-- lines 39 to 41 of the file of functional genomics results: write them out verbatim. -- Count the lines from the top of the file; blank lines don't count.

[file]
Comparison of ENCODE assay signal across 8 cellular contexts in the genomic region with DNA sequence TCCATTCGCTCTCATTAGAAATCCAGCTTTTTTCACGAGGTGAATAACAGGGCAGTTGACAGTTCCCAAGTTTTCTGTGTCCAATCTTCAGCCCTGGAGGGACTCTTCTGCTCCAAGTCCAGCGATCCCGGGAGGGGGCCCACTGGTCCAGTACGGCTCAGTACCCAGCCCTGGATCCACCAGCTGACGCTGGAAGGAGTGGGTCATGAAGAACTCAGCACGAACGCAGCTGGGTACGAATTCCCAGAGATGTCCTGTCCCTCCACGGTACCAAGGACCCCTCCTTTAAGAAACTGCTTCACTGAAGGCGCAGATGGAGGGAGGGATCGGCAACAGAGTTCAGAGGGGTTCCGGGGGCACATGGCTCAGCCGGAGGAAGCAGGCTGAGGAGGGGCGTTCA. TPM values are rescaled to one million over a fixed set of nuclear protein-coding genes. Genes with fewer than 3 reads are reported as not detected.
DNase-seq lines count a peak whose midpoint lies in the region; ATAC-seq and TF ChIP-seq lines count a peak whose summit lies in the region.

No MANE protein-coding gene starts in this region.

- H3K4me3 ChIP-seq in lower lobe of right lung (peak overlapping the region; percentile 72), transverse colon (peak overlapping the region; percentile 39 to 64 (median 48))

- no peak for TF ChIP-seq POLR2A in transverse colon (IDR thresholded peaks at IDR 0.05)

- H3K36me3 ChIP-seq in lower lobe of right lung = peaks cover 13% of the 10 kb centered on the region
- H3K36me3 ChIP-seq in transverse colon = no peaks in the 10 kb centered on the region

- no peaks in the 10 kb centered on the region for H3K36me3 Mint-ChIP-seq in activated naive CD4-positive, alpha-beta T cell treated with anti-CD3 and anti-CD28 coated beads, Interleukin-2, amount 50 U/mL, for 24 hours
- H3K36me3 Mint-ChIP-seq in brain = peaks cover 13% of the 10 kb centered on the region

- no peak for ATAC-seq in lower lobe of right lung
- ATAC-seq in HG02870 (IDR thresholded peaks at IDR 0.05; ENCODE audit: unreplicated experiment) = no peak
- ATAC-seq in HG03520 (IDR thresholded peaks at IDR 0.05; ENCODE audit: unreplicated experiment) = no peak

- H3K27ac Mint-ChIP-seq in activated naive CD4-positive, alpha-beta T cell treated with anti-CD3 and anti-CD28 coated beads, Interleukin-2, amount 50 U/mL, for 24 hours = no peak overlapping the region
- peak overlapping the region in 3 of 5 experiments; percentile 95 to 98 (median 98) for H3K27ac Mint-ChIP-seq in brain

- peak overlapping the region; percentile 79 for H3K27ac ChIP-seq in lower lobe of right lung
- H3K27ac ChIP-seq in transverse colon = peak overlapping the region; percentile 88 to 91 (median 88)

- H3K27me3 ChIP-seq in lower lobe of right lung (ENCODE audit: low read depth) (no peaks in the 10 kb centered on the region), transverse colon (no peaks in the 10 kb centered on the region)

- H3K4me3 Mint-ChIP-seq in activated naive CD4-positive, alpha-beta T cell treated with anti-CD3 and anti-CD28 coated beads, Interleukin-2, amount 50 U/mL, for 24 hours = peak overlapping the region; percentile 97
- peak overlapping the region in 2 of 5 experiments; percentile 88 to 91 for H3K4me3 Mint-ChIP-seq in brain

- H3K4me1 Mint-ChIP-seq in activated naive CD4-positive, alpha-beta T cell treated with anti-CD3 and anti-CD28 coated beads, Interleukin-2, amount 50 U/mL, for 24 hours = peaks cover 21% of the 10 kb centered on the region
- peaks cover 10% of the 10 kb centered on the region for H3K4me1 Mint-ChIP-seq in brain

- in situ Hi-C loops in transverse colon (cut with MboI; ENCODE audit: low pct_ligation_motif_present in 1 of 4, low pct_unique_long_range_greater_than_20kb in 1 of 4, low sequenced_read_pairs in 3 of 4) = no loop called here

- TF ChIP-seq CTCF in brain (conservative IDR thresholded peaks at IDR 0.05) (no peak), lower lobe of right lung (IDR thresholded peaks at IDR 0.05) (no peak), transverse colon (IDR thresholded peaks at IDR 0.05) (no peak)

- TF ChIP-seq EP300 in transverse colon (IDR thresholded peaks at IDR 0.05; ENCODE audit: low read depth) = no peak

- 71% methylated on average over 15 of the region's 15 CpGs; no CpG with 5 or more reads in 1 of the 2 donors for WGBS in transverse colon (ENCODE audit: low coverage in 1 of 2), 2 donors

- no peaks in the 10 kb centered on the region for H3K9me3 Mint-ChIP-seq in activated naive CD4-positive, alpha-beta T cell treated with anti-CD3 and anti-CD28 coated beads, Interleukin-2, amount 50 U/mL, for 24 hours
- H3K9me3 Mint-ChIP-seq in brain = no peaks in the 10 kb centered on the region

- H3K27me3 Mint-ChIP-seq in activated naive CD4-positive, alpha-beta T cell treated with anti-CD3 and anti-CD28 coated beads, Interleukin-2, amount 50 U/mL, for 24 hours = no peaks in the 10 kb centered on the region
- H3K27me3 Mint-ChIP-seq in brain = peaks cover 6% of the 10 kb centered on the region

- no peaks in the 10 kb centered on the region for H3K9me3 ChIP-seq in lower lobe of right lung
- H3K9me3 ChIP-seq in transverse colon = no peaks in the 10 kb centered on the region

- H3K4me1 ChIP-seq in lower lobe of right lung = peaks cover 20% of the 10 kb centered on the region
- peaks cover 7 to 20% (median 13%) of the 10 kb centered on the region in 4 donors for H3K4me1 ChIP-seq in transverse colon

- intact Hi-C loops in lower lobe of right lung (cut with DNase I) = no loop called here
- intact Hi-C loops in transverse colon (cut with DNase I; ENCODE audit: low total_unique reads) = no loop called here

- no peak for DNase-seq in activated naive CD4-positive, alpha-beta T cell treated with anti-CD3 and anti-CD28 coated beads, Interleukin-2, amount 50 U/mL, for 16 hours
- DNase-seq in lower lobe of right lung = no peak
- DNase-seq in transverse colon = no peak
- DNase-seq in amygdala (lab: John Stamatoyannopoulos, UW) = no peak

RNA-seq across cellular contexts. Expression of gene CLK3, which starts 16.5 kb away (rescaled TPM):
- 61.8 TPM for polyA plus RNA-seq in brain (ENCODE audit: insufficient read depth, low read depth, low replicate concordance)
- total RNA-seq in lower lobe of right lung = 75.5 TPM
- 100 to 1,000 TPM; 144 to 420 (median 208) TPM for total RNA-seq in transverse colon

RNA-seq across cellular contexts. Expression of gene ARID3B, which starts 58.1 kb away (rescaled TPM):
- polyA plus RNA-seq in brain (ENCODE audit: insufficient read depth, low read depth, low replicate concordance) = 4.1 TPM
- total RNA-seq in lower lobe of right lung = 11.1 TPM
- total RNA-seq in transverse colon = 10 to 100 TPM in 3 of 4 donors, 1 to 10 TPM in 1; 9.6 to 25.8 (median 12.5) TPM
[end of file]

- DNase-seq in amygdala (lab: John Stamatoyannopoulos, UW) = no peak

RNA-seq across cellular contexts. Expression of gene CLK3, which starts 16.5 kb away (rescaled TPM):
- 61.8 TPM for polyA plus RNA-seq in brain (ENCODE audit: insufficient read depth, low read depth, low replicate concordance)